It's unbelievably tempting to say that it wasn't even a mistake and that the customer is the one who is in the 'wrong'. It's also remarkably easy to avoid the temptation by imagining how we feel when someone tries to tell us that is is us, not them who are in the wrong. No logic in the world will prevail after such a gambit, and we know it from personal experience.

So, admitting that a 'wrong was done'--if I may adopt that most Reaganesque neutral phrasing--is the place to begin, even if we don't ultimately admit that anyone in particular did anything in particular wrong.

As I said, I apologize, but not excessively. I start by admitting that yes, the customer is right. Then, I move to the more nuanced position that, while we did all we could, the mistake still seems to have happened. This allows for the possibility that we didn't make it on purpose, and that our aims are not necessarily nefarious.

In other words, I want to let the people know that even though what happened can indeed happen, we are not in business to displease people. I mean really.

This is, then, the ultimate message I try to leave with people who are complaining: "It happens that, even and especially in the course of trying to please people, we occasionally fail. When we do, there is nothing to be said or done other than that we will try hard not to repeat the mistake."

The message is, I hope, a transparent one. While I really do regret that some people have not been pleased by our efforts, best or not, it is worth realizing that at that point, not much can be done to rectify it. Having offered at least an explanation of how it happened, I can hopefully move quickly into resolution by thanking the patron for taking the time and effort to complain and inviting them to come back and give us another chance.

This is really the final piece of the interaction, one that can usually take place as we are finally moving toward the door. Handshakes and earnest promises to do better accompany this final piece of the ritual. Nothing can replace a sincere look in the eye and the direct acknowledgment that we hear the complaint. Sometimes, the patron may walk away thinking that nothing will come of it, but only if that's what they wanted to hear in the first place.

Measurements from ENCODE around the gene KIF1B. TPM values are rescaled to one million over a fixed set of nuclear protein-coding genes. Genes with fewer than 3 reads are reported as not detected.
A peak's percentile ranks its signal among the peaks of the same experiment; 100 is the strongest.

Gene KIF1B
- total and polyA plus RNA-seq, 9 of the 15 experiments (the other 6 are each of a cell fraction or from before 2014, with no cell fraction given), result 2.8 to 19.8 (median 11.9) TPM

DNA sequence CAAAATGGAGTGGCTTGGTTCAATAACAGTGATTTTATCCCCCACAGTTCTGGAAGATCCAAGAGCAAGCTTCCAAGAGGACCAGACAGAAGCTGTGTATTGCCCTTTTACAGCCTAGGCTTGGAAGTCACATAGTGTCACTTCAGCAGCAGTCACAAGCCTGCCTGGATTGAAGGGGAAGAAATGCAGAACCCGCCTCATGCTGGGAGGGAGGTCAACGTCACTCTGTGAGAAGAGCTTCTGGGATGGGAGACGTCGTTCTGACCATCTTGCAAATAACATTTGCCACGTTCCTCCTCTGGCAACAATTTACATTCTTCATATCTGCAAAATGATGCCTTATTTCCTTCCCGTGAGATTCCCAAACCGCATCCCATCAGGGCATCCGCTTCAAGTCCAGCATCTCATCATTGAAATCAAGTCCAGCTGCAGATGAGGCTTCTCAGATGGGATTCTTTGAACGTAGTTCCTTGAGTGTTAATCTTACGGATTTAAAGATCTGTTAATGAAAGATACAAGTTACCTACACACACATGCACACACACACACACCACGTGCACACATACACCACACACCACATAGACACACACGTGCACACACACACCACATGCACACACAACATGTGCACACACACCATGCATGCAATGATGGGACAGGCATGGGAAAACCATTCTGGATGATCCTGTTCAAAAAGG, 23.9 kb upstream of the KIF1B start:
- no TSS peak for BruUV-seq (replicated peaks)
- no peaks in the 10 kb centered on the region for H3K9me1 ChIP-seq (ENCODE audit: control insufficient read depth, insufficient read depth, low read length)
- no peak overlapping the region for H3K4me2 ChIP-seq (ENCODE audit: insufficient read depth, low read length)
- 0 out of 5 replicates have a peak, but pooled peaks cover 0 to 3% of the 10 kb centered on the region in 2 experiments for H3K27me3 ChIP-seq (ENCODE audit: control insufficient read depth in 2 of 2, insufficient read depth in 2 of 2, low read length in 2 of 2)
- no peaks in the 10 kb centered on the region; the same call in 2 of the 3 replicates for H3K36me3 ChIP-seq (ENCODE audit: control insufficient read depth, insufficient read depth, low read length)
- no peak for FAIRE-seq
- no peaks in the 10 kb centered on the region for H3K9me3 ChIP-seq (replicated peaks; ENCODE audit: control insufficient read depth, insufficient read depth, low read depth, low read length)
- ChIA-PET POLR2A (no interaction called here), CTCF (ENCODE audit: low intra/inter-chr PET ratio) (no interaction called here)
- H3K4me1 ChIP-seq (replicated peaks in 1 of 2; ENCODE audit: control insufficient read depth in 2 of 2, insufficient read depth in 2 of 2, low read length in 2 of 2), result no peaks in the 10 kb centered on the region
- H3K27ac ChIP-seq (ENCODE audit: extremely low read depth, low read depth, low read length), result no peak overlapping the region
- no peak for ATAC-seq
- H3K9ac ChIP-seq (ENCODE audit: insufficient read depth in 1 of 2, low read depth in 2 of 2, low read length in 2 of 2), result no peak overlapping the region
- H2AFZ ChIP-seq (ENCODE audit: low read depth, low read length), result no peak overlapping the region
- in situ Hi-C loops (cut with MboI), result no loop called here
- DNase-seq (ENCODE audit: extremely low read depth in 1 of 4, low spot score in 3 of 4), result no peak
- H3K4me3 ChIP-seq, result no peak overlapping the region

The fact is, as far as I am concerned, that change in response to a complaint will indeed happen, even it it is merely to make me more aware of the potential for praise at every table.

Thursday, June 25, 2009

Every Player Counts

Well, it was a good game, but alas, the Longhorns lost in the final game of the College Championship series in Omaha Nebraska last night. For those following along at home, this was a momentary big deal for me because I have been a long time UT basefall fan and this was the year that I finally fulfilled one of my longstanding dreams and actually went to Omaha to see UT play in the first game.

The experience in Omaha was like none other that I've had. I described it as the quintessential American experience for a number of reasons, not the least of which was the fact that it was held in the most classic 'old school' style of ball parks, Ronseblatt Stadium, and the day itself was like something out of a movie. Our drive to and from Omaha, as well as our action-packed hours at the stadium are well documented in other posts and the photo gallery that I posted online last week, so what I want to write about today has to do with fathers, sons, baseball and the relationship of the three.

First of all, a good friend forwarded to me a wonderfully well written essay by UT Sports Information Director and one-time voice of the Longhorns, Bill Little. Little writes about all UT sports, and he seems to know the story of every player and certainly every coach in every program in UT athletics. And, though it should go without saying, it always bears repeating: UT has athletes of every kind at the very highest level in the world. Our football, baseball and basketball players get al ot of the recognition, but UT is consistently at a very high level in track and field, swimming and diving, golf and tennis, just to name a few others.

I love sports and watching sports, and that is what this essay is about. Some might find it contradictory for someone like me who is and has never been anything but an academic (and not a particularly distinguished one at that, but that's another story) to be such a big fan of UT athletics. It is quite popular, among academics, to bash the athletics program as too big, too wasteful and disconnected from (at the least) or detrimental to (at the worst) the 'real' mission of the University: to educate and change the lives of young people.